Speaking on RTÉ’s Morning Ireland, developer Michael O’Flynn said that “no other country in Europe has stopped construction” because of the Covid-19 pandemic, bar Italy as it first grappled with the virus in the Spring.
“It is seen as something that can operate… There has to be a logic, a consistency of approach here. We are doing it safely, we are doing it differently, as we should.”
Deputy Mayor of South County Dublin, David McManus said that while social housing sites are expected to remain open, “all housing sites under construction are essential to resolve our severe shortage of housing, both private and social homes”.
New restrictions hoped to reduce movement of people
The Taoiseach said yesterday that suppressing the virus will mean a significant reduction in the mobility of people back to the levels that we had in Ireland in March.
“In other words, we really have to say to people you’ve got to stay at home over the next number of weeks.”
While schools are due to remain closed this month, there are concerns that they could remain closed for longer, with one minister stating the 31 January is just an indicative date.
Any services that close now, including schools, could remain shut until the most vulnerable have been vaccinated and case numbers are down to a low level.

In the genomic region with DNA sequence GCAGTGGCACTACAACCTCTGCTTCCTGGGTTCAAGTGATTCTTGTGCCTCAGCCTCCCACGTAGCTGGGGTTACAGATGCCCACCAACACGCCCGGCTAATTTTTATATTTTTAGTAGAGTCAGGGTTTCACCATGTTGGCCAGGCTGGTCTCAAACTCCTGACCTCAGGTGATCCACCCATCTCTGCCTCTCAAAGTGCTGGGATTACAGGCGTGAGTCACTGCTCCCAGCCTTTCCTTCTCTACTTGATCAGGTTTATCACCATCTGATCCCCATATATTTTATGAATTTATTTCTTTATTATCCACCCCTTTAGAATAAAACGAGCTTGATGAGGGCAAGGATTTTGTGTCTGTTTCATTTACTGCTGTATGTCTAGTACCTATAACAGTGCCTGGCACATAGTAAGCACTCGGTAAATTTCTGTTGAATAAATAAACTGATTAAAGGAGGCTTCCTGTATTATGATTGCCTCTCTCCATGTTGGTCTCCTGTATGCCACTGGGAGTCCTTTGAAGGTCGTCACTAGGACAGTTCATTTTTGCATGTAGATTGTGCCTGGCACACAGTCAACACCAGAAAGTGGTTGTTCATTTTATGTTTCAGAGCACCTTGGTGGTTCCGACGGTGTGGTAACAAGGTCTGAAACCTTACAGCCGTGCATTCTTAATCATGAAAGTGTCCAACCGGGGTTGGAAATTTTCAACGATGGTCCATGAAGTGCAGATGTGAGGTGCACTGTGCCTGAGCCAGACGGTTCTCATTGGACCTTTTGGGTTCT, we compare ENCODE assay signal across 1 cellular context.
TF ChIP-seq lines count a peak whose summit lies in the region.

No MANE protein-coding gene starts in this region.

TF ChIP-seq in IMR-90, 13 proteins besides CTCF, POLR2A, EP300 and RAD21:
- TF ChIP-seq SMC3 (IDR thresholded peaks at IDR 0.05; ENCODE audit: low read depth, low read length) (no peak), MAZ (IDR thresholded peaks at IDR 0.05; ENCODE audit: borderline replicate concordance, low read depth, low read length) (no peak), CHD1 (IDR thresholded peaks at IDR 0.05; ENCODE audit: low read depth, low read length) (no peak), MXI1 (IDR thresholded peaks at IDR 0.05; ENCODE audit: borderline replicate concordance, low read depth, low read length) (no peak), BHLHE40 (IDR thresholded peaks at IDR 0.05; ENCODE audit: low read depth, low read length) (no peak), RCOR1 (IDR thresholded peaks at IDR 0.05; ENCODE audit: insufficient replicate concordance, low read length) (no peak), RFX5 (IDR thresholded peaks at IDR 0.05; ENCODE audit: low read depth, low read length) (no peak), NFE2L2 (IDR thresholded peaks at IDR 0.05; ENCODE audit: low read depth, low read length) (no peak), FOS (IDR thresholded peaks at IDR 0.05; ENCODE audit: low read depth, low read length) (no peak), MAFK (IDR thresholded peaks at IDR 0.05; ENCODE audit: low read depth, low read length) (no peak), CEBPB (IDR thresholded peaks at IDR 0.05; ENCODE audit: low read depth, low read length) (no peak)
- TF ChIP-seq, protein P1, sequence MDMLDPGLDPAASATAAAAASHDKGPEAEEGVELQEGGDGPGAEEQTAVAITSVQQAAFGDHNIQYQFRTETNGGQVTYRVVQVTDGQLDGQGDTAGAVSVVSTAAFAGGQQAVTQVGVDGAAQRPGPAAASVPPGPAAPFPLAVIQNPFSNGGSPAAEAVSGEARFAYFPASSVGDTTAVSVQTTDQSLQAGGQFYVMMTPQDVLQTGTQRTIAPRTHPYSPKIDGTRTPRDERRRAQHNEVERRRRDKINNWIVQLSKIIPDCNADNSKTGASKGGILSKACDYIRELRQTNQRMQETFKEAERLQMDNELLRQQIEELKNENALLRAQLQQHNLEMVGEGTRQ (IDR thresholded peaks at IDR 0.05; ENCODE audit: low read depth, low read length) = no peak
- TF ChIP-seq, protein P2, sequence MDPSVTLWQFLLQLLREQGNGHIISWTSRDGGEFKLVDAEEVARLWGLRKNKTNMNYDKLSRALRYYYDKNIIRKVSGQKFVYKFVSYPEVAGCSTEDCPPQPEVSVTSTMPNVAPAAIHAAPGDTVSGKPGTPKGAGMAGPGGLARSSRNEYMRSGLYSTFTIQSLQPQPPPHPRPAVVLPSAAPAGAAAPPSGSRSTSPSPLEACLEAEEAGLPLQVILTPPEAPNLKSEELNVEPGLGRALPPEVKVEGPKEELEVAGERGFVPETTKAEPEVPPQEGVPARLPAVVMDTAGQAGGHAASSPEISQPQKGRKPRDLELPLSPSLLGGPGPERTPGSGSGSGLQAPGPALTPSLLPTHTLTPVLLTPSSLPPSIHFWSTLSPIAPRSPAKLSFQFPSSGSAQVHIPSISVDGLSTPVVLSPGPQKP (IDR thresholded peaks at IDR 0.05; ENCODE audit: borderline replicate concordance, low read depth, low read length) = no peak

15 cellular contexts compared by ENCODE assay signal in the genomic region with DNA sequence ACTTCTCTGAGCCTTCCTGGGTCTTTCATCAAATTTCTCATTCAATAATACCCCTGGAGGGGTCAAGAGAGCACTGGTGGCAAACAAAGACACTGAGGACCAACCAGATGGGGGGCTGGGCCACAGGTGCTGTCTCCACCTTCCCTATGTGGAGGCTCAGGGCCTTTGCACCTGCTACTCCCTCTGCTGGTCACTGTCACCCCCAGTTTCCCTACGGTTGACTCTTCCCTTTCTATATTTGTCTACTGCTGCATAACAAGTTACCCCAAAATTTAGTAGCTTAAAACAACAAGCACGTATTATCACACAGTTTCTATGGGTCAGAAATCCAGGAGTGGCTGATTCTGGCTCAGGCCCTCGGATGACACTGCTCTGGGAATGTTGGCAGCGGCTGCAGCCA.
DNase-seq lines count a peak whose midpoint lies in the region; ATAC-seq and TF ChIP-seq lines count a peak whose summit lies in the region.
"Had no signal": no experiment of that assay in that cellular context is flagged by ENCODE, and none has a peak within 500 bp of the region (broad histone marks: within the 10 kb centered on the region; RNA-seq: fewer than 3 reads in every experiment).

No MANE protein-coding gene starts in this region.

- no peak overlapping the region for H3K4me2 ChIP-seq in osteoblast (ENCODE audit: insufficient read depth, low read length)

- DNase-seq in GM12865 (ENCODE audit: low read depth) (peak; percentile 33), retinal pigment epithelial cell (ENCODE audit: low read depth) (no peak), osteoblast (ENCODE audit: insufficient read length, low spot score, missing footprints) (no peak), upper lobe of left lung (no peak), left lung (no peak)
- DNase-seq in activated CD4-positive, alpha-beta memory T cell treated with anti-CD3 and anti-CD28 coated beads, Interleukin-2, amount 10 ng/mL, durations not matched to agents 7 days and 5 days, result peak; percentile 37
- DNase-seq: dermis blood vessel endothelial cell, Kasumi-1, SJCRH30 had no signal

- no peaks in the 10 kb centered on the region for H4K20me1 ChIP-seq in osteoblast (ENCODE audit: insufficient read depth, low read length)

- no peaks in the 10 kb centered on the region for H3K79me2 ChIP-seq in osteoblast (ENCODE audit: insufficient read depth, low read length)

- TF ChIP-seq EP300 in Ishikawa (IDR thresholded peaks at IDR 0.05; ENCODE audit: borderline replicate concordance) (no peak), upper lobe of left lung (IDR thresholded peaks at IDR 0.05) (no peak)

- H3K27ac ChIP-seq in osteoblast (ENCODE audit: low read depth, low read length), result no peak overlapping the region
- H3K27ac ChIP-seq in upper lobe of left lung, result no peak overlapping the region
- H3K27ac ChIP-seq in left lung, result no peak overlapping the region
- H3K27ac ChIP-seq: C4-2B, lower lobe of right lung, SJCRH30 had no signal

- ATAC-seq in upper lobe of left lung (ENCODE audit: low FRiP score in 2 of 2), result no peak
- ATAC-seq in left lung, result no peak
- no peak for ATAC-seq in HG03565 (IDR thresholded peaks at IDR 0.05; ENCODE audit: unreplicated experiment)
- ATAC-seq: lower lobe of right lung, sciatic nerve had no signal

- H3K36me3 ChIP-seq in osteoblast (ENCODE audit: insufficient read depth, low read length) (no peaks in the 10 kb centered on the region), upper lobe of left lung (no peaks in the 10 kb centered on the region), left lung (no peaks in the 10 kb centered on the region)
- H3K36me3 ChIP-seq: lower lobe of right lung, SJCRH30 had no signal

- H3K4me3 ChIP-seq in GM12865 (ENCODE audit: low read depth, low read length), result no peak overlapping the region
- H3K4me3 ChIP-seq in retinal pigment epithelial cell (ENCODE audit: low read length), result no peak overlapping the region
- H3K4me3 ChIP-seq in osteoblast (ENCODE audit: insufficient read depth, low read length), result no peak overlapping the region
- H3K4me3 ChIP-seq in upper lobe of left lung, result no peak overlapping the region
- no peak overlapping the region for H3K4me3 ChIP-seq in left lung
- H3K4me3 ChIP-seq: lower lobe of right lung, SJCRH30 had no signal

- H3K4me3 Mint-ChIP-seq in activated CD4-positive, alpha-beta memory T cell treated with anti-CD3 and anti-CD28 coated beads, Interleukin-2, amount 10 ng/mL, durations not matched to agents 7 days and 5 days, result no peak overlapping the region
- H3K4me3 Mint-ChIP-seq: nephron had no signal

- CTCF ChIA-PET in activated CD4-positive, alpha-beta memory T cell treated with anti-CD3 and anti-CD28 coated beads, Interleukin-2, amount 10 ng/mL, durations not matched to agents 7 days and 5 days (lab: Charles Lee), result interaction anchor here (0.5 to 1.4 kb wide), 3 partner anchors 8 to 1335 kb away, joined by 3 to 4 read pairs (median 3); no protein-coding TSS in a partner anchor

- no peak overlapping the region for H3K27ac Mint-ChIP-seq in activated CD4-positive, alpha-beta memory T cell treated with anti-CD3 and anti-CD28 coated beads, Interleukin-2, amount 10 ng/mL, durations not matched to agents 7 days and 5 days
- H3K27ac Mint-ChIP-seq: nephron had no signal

In order for some parts of the economy to reopen, swabbing of close contacts would have to be back up and running so that the numbers would be comparable to other periods in the pandemic. Among ministers, there is a lot of caution around easing off on the restrictions until ICU numbers are back to around 30 and hospitalisaitons are below 250.
It is speculated that this won’t happen before the end of February, maybe March.
As of 2pm yesterday, 840 Covid-19 patients were in hospital, of which 76 were in ICU.
While the issue of imposing a curfew, as has been done in other countries, was not on the agenda of last night’s meeting, it is understood that some ministers are in favour of introducing one.
A memo is being brought to Cabinet by Social Protection Minister Heather Humphreys today seeking approval to maintain the Pandemic Unemployment Payment (PUP) at its current rates until 31 March.
Published in The Journal 6th January 2021Back to News